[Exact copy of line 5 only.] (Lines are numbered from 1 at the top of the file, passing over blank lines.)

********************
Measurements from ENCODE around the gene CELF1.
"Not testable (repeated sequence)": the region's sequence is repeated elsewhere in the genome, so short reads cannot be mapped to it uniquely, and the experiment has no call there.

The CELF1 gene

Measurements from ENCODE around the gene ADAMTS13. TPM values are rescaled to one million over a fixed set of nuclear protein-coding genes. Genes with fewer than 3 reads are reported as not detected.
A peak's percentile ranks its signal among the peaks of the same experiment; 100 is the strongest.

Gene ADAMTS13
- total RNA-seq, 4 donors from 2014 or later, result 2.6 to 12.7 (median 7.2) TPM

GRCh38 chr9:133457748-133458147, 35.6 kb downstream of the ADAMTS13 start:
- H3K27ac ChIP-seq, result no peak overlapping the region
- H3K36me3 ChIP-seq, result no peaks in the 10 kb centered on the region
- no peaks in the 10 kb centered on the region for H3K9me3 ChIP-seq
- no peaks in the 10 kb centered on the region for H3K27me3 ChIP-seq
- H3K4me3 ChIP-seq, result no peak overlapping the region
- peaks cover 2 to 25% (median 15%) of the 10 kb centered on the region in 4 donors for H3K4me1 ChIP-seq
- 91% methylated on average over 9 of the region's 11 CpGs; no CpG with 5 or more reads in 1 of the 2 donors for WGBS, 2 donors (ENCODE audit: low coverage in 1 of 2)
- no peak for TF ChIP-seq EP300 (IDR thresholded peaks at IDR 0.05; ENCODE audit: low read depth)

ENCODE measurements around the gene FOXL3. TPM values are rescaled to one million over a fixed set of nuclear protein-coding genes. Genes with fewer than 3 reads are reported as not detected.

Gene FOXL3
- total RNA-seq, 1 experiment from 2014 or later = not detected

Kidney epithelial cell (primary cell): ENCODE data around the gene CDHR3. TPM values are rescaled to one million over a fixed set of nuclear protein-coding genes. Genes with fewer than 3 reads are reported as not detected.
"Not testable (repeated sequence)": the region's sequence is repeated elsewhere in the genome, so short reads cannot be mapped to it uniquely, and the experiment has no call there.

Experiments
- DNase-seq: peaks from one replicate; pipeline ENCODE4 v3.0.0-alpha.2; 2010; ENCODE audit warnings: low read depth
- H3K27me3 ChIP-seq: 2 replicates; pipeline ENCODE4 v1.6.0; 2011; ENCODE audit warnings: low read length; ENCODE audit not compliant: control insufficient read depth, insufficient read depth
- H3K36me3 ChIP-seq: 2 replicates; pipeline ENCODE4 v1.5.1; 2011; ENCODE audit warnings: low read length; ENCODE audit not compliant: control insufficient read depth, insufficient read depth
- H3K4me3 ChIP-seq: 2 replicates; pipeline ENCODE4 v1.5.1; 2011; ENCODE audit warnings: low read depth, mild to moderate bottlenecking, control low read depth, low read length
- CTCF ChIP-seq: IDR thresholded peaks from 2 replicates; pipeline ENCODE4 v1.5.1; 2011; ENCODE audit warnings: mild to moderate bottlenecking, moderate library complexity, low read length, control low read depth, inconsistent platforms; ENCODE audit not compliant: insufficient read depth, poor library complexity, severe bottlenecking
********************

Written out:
A peak's percentile ranks its signal among the peaks of the same experiment; 100 is the strongest.